Flourishing unlicensed hospitality businesses worry Meru hoteliers
Of over 200 establishments in Meru County alone, more than 80 are operating illegally. Tourism Regulatory Authority has now launched a crackdown targeting unlicensed operators who have refused to pay rates.
A herd of elephants at Meru National Park. Tour operators in the region are hosting visitors against the law. FILE PHOTO | NMG
At least 40 per cent of businesses in the hospitality sector in Meru County are operating without licences, denying the government revenue, the Tourism Regulatory Authority (TRA) has said. TRA Mount Kenya regional chief officer Kenneth Moturi said that of over 200 establishments in Meru County alone, more than 80 were operating illegally.Restaurants pay Sh8,500, guest houses Sh11,000 while homestays are charged Sh3,000 per year. Hotels pay between Sh6,000 and Sh31,000 depending on size and services they offer. The officer said TRA had launched a crackdown targeting unlicensed operators who had refused to pay rates despite constant reminders.“We know they have taken advantage of our low capacity to enforce in the past but right now we have enough personnel to monitor their operations and they should be warned that we will get them,” he said in a telephone interview.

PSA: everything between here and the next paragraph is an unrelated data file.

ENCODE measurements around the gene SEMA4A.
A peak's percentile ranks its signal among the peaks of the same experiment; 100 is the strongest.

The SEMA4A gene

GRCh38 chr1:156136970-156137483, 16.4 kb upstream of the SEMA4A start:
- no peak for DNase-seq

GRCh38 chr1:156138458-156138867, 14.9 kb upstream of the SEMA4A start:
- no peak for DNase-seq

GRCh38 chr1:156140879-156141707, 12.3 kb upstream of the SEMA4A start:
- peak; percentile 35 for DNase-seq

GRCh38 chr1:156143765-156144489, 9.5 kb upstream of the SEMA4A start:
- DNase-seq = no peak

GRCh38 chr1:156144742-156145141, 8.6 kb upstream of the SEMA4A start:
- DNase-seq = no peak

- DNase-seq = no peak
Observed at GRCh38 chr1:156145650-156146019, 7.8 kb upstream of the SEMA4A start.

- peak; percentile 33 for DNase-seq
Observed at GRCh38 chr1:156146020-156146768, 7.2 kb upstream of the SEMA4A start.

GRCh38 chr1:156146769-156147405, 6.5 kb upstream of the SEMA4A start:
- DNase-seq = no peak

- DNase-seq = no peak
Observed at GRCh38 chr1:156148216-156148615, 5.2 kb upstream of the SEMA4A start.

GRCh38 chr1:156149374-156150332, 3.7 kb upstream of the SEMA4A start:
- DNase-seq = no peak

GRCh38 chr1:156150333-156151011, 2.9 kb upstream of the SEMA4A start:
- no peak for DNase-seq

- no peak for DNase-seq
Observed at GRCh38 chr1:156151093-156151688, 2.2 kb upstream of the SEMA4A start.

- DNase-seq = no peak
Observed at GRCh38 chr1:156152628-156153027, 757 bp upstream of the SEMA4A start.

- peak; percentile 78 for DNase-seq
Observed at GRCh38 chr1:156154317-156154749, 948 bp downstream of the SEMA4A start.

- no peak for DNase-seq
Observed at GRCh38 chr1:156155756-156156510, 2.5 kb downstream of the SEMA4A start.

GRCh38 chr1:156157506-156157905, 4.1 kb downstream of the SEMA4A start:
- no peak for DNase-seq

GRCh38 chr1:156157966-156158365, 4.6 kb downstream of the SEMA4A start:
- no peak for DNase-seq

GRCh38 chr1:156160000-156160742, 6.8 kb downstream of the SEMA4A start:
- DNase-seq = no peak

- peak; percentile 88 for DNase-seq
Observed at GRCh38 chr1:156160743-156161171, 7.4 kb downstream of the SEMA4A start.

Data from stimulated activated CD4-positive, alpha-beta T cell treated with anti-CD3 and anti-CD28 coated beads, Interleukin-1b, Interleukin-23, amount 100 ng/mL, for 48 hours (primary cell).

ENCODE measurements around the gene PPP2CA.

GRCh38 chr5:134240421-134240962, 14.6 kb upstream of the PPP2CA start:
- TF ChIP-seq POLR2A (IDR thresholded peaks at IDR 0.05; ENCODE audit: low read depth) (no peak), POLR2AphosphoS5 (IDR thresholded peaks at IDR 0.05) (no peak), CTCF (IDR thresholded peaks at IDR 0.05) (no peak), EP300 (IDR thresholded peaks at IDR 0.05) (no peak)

For instance, only three homes have been registered for homestay in the entire county, yet several are in operation, he said. The revelation comes after stakeholders in the sector raised concern over thee proliferation of unlicensed guest houses and homestays, saying the establishments were posing unfair competition.Upper Eastern Tourism Circuit Association (UETCA) vice-chairman James Kithinji said the operators were hosting visitors and offering outside catering services against the law.“These undocumented service providers are not only robbing the government of revenue but they are also affecting our businesses. When there are big functions in Meru they jostle for contracts with us and since their costs are low they undercut others. “We are not against their businesses but they should be licensed and comply with other regulations so that there is fair play,” he said.Mr Kithinji, who is also the general manager of Three Steers Hotel, warned that their operations also pose health risks to their clients.